Bonds with Catholic schools inspire conversion

In photo above, Casey and Amanda Valine and their sons, Nolan, 7, and Owen, 11.

Catholic schools have long attracted Catholics and non-Catholics alike to their educational environments which focus on high quality, Gospel-based education. The Church regards Catholic schools as important in assisting families to educate their children, but also instrumental in sharing the light of Christ with all people. The National Catholic Educational Association reports that more than 20 percent of students enrolled in Catholic schools are non-Catholic.

“We have an opportunity to bring faith into the homes of families who are both active and maybe not so active parishioners,” says Casey Valine, principal for Our Lady of Grace School in West Sacramento. He adds that outreach to families “who are not affiliated with the Catholic Church” also naturally occurs by virtue of a loving community.

With nearly 20 years in Catholic school teaching and administration, Casey sees Catholic schools as providing “chances to learn about God and strengthening relationships with him” which ultimately inspire a more active family faith, possibly leading to conversion. This he knows firsthand. Casey’s wife, Amanda Valine, is preparing to enter the Church this Easter.

At St. James School in Davis, third-grade student Ricky Treseder, age 8, can also attest to the Holy Spirit at work. Amid pandemic school shuffles he happily found himself in a Catholic school. He fell in love and wanted to be baptized.

Amanda, parent and teacher, moved to conversion

“I have been wanting to become Catholic for quite some time,” says Amanda, recognizing how her marriage to Casey in 2009 kindled her interest. When both her sons were baptized in the Church and began attending school at Our Lady of Grace School (OLG), she knew in her heart that God was calling her.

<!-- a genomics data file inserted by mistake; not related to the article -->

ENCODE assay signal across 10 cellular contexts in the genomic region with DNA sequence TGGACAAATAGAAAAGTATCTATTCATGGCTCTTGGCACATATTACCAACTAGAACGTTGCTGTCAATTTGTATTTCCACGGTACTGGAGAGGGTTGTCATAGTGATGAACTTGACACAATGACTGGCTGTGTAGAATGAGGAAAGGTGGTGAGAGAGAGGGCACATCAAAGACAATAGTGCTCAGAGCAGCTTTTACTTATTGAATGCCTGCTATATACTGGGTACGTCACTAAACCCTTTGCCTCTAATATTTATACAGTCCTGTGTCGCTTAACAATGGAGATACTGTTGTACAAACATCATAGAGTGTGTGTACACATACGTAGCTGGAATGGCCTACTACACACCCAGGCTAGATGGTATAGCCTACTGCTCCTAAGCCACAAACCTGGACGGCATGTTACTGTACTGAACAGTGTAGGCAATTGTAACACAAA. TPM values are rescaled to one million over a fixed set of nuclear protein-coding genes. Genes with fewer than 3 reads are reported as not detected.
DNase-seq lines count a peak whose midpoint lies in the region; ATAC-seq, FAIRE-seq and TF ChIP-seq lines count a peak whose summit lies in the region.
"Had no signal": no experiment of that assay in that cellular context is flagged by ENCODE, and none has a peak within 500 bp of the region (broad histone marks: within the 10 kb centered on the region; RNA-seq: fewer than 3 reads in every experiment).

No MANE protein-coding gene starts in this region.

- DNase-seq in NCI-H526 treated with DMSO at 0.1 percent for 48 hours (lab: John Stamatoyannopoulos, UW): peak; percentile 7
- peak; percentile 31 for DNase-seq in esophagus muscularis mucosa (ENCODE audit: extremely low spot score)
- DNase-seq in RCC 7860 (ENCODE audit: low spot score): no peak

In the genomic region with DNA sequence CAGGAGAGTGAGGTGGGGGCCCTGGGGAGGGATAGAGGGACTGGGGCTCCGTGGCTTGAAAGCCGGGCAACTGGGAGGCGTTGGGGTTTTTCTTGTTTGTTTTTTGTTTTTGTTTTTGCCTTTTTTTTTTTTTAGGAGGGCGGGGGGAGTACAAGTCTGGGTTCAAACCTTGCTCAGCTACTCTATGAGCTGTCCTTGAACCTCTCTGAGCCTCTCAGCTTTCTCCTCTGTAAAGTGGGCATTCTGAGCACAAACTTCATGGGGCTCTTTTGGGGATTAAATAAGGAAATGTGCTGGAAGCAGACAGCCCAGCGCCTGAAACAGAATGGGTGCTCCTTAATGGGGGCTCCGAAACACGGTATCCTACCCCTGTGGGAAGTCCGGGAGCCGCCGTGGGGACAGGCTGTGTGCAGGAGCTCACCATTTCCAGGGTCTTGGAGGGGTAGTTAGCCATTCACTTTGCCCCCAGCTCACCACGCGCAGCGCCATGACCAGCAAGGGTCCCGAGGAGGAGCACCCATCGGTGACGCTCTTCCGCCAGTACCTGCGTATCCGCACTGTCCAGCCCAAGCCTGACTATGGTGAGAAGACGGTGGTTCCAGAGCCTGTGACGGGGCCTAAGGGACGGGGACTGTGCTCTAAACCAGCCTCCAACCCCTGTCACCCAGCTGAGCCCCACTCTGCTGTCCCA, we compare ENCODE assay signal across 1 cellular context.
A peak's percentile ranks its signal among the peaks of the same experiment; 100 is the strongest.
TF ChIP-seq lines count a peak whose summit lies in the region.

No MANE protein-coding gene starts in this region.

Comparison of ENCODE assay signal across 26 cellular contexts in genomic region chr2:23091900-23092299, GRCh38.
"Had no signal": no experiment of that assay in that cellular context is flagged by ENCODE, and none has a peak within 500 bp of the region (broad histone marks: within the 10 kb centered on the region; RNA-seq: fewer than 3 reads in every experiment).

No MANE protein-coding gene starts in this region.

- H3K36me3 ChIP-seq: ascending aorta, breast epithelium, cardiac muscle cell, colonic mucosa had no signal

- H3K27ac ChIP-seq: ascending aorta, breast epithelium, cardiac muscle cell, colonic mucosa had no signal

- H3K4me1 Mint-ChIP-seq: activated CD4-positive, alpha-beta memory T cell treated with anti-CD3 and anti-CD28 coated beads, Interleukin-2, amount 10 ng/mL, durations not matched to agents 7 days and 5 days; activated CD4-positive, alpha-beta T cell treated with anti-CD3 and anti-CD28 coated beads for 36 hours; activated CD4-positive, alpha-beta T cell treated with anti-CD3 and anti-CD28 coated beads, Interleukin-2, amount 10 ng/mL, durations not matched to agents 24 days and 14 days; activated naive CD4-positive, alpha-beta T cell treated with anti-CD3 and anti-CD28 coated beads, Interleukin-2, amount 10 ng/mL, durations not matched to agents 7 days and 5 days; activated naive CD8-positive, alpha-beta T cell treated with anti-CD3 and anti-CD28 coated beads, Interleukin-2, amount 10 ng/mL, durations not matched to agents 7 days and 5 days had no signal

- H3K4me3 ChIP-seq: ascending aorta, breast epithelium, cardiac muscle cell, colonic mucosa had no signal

“I just saw the love that the school and church have for my children and my husband and I knew I wanted to be a part of that,” she confides.

Years ago, when Amanda and Casey thought about their future family, they discussed where they would send their children to school.

“I attended all public schools,” Amanda says, sharing her point of reference compared to Casey who “attended all Catholic schools.”

“He was very passionate about wanting to send our children to Catholic school, and I am glad he was able to convince me on the matter,” Amanda says, reflecting on the subtle ways God was drawing her closer.

“I have found it to be one of the best decisions we have made to raise our children in this faith-filled environment,” she offers, describing her children as “the kindest, most loving and respectful kids” and attributing these qualities in large part to the OLG community.

She also sees their choice for Catholic education as having “contributed to my desire to join the Catholic faith.” Formerly an eighth-grade public school math teacher, she easily distinguishes what sets Catholic education apart.

“Catholic education is more than just academics,” she asserts, describing how “it’s more about teaching the whole child…mind, body and spirit.”

This whole-child approach that merges academic and spiritual growth compelled Amanda interiorly to pursue teaching in a Catholic school.

“When I was hired at Christian Brothers High School (CBHS), I knew that God was telling me that it was time to stop putting off converting,” Amanda discloses, also conveying how her lengthy “professional struggle” resolved. “I think God was sending me signs that I just needed to have faith in him, and he would open new doors for me,” she adds, noting her childhood Christian baptism but the absence of a strong connection.

Amanda began taking classes immediately in the late spring of 2022, consulting with several priests and embarking on the next part of her faith journey. Immersed in OLG school and parish and thriving in the CBHS community, she received approval for an intensive online study program that meshed well with her family and teaching schedule. 

“I attend Mass with my family as well as in St. Joseph Chapel at Christian Brothers High School,” Amanda says, stressing that teaching at CBHS has “definitely helped me to grow spiritually and to not be afraid to share and live my faith.”